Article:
Making calculations is perfectly acceptable according to many great rabbis of the past, and many did exactly that. For example, according to the Abarbanel, it is only forbidden to make the calculation based upon astrology; however, it is permissible to calculate a date based upon Tanach (Ma’ayeni HaYeshuah 1:2). The Ramban held that the prohibition of the Talmud only applied to earlier generations; now that we are on the eve of redemption, there is no prohibition (Sefer HaGeulah, Ma’amar 4).
The Malbim concurs, and provides the following analogy to explain his opinion: The situation is like that of a father and son traveling a long distance. As they start out, the son begins to ask when they will arrive, and of course the father does not answer. However, as they near the town, the son asks the same question, and this time the father readily answers that it is only a short while before they reach their destination. So too it is with us: now that the time is clearly approaching, we cannot help but notice and interpret the signs all around us that tell of the impending geulah ... As the time of the keitz grows nearer, the doubts will become smaller, and at the keitz, all doubts will be removed ... As the time grows closer, the uncertainty recedes in the wake of the increasingly “abounding wisdom” (Introduction to Daniel). The Maggid of Dubno used a similar analogy as well.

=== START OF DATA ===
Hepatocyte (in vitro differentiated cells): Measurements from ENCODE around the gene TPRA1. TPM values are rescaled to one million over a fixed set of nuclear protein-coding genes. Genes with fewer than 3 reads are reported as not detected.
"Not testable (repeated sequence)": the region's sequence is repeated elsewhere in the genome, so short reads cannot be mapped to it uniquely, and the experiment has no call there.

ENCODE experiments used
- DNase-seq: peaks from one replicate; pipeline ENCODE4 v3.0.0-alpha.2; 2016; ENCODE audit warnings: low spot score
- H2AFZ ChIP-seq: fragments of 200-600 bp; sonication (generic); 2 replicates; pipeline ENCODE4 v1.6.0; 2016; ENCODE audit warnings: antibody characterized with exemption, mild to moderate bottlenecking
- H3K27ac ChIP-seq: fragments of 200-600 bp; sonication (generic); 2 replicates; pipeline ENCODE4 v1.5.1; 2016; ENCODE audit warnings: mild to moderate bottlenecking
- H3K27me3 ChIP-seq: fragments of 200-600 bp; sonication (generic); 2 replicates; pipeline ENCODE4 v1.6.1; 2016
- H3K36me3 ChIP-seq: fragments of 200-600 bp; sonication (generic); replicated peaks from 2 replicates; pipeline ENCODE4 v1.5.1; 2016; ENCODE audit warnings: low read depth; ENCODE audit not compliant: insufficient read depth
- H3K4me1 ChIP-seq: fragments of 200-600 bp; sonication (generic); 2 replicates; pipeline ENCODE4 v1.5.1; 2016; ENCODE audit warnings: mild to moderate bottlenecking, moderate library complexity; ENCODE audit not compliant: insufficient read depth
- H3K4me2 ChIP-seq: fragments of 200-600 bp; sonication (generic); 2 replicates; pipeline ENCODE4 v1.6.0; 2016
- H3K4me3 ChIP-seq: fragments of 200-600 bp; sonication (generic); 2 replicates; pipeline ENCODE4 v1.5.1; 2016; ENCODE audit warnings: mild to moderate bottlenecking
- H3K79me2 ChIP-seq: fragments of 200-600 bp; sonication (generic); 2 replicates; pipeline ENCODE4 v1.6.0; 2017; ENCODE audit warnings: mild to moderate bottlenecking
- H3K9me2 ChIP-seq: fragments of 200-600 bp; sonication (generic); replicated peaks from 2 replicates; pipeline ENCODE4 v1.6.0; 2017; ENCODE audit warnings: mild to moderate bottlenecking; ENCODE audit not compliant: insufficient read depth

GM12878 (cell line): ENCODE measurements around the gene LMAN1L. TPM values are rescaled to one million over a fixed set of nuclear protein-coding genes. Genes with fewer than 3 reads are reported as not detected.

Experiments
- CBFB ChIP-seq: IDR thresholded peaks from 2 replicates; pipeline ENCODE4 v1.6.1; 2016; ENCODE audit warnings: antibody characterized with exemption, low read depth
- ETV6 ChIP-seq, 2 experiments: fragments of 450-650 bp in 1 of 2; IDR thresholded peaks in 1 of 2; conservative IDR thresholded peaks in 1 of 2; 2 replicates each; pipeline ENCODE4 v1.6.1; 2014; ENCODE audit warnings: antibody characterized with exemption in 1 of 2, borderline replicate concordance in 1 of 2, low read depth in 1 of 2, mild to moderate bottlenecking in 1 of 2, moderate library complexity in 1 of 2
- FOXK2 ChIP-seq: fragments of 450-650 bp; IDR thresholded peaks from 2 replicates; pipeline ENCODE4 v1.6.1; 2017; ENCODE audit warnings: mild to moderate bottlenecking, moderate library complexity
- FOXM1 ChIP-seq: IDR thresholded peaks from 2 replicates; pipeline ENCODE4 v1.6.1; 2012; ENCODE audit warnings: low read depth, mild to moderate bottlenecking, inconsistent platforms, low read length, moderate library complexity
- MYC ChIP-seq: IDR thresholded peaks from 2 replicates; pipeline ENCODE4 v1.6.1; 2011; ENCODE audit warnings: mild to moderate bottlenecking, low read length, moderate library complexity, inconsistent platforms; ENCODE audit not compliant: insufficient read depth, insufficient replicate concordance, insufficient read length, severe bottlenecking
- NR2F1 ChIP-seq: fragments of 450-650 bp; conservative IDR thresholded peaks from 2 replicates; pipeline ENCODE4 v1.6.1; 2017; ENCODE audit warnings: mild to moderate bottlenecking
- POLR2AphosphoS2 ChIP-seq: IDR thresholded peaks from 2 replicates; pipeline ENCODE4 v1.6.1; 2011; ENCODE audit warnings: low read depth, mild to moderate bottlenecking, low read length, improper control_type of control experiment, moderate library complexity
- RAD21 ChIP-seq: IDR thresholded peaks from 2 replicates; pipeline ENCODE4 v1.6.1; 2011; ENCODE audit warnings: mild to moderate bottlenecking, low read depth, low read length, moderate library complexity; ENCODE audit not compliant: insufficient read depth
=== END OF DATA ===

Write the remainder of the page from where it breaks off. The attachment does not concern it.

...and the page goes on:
The Zohar even states that it is not God’s will to reveal the arrival date of the Moshiach, but when the date draws near, even children will be able to make the calculation (Bereishis 118a). According to the Vilna Gaon, there seems to be little problem making the calculation from his commentary, but one who does must promise not to reveal his finding to another: “And from here [what I have just written] you can calculate the time of the Final Redemption if, God forbid, we do not merit [to bring it earlier]; however, I have imposed an oath, in the name of the God of Israel, on the reader of this that he should not reveal it.” (Biur HaGra, Sifra D’Tzniuta, Chapter Five)
Rav Shalom Yehuda Gross